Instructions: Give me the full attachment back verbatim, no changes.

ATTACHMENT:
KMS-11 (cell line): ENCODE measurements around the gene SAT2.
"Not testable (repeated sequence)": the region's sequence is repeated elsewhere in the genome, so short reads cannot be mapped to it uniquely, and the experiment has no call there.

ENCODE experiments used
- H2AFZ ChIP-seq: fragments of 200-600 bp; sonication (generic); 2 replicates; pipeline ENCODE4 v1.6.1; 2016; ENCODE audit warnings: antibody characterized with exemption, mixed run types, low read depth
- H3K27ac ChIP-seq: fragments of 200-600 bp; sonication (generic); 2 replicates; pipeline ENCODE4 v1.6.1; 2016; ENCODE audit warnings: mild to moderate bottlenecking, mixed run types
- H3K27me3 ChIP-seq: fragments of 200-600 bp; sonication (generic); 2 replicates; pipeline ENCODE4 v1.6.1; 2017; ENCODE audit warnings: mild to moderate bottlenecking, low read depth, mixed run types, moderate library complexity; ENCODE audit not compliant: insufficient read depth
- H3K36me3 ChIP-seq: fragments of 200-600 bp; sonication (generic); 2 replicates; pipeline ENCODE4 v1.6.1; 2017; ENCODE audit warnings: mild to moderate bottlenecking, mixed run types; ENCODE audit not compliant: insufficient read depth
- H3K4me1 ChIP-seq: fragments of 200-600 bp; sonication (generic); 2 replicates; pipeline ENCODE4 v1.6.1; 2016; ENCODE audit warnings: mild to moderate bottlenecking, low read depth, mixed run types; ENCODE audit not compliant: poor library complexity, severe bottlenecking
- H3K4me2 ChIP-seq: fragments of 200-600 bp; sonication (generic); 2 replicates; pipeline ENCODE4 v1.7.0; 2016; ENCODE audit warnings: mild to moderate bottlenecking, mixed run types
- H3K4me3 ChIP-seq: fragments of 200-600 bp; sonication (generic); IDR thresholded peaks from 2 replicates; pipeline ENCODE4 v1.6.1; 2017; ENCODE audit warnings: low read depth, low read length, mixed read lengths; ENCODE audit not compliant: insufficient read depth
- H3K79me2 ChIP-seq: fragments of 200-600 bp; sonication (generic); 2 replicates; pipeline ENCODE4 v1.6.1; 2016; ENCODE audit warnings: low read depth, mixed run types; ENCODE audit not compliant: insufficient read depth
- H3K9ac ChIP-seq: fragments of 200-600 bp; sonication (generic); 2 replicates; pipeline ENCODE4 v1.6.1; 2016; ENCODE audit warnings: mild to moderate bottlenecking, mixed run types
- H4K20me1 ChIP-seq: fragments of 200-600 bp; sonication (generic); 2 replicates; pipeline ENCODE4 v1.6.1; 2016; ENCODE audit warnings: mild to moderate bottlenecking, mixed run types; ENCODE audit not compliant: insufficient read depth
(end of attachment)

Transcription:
KMS-11 (cell line): ENCODE measurements around the gene SAT2.
"Not testable (repeated sequence)": the region's sequence is repeated elsewhere in the genome, so short reads cannot be mapped to it uniquely, and the experiment has no call there.

ENCODE experiments used
- H2AFZ ChIP-seq: fragments of 200-600 bp; sonication (generic); 2 replicates; pipeline ENCODE4 v1.6.1; 2016; ENCODE audit warnings: antibody characterized with exemption, mixed run types, low read depth
- H3K27ac ChIP-seq: fragments of 200-600 bp; sonication (generic); 2 replicates; pipeline ENCODE4 v1.6.1; 2016; ENCODE audit warnings: mild to moderate bottlenecking, mixed run types
- H3K27me3 ChIP-seq: fragments of 200-600 bp; sonication (generic); 2 replicates; pipeline ENCODE4 v1.6.1; 2017; ENCODE audit warnings: mild to moderate bottlenecking, low read depth, mixed run types, moderate library complexity; ENCODE audit not compliant: insufficient read depth
- H3K36me3 ChIP-seq: fragments of 200-600 bp; sonication (generic); 2 replicates; pipeline ENCODE4 v1.6.1; 2017; ENCODE audit warnings: mild to moderate bottlenecking, mixed run types; ENCODE audit not compliant: insufficient read depth
- H3K4me1 ChIP-seq: fragments of 200-600 bp; sonication (generic); 2 replicates; pipeline ENCODE4 v1.6.1; 2016; ENCODE audit warnings: mild to moderate bottlenecking, low read depth, mixed run types; ENCODE audit not compliant: poor library complexity, severe bottlenecking
- H3K4me2 ChIP-seq: fragments of 200-600 bp; sonication (generic); 2 replicates; pipeline ENCODE4 v1.7.0; 2016; ENCODE audit warnings: mild to moderate bottlenecking, mixed run types
- H3K4me3 ChIP-seq: fragments of 200-600 bp; sonication (generic); IDR thresholded peaks from 2 replicates; pipeline ENCODE4 v1.6.1; 2017; ENCODE audit warnings: low read depth, low read length, mixed read lengths; ENCODE audit not compliant: insufficient read depth
- H3K79me2 ChIP-seq: fragments of 200-600 bp; sonication (generic); 2 replicates; pipeline ENCODE4 v1.6.1; 2016; ENCODE audit warnings: low read depth, mixed run types; ENCODE audit not compliant: insufficient read depth
- H3K9ac ChIP-seq: fragments of 200-600 bp; sonication (generic); 2 replicates; pipeline ENCODE4 v1.6.1; 2016; ENCODE audit warnings: mild to moderate bottlenecking, mixed run types
- H4K20me1 ChIP-seq: fragments of 200-600 bp; sonication (generic); 2 replicates; pipeline ENCODE4 v1.6.1; 2016; ENCODE audit warnings: mild to moderate bottlenecking, mixed run types; ENCODE audit not compliant: insufficient read depth